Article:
This is a book that you cannot read as a standalone, it follows the events in 'Steal the Sky' and leads into the events of the book to come. But the series is excellent and I'd recommend it highly - especially with such a solid second book following a stand out first book.
Profile Image for AilsaOD.
146 reviews
September 14, 2020

Oh wow this was good! I am currently kicking myself for not having the 3rd book on hand!

This book cuts between Detan and Ripka's POVs equally, although I would still say Detan is probably still the main character (maybe?). The world continues to expand well and focuses on a coastal part of the Scorched.

I really felt for Detan (most of the time) in this book which is quite something seeing as I couldn't stand him at the beginning of the first book. Tibs gets a lot more development than he got in the first book and we see more of their friendship which was very nice.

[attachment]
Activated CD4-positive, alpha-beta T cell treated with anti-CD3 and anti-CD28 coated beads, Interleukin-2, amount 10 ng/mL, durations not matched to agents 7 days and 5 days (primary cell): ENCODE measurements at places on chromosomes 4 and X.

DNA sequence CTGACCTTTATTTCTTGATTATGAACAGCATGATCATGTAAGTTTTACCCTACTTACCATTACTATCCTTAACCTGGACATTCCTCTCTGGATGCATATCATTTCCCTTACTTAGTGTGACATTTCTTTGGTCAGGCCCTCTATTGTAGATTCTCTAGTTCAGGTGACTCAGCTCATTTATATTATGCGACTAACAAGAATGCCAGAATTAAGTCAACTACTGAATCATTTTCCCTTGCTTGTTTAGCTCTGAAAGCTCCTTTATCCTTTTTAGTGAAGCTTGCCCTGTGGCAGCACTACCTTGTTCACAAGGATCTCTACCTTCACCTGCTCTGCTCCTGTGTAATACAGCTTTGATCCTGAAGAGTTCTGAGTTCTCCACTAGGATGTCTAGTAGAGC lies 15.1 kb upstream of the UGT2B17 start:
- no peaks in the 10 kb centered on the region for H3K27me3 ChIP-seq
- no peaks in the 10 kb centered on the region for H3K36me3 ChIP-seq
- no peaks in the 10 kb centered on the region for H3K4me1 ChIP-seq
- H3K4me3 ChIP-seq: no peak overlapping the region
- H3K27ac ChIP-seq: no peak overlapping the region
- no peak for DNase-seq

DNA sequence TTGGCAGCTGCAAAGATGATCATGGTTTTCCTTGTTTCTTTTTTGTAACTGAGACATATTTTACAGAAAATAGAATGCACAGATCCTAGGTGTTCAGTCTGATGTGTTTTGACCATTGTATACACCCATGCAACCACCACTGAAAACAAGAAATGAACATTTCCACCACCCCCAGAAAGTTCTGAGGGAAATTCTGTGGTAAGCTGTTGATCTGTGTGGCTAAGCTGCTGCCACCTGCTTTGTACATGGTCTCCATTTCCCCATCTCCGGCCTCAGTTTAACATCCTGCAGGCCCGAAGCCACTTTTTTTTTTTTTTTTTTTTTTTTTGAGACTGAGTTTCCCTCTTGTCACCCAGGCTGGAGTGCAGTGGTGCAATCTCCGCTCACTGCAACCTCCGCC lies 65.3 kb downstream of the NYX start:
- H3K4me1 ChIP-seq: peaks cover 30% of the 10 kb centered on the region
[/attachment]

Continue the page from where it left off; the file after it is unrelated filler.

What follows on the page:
Ripka's part of the book is more focused on figuring out conspiracies and not dying but is still interesting.

The dual perspective format was good but infuriating. There were numerous cliffhanger chapter endings and then the next chapter would be in the other POV. This made me read the book mostly in two sittings. Also can I just say that the emotional moments in this hit pretty hard - a couple of scenes in particular had no right to be like that!

I've no idea how book 3 is going to go from here but I look forward to finding out!

Profile Image for Netti.
485 reviews12 followers
June 22, 2018
Fantasy, first published 2016

Ein Ingenieur und Universalgenie mit Namen Nouli Bern - haha, das ist ein bisschen plump, aber trotzdem eine nette Idee. Tony New wäre weniger offensichtlich gewesen :-)))
Ich hätte da noch ein paar Ideen für Noulis Kollegen... Nits Libe??? Che Davin??? Ileo Gall???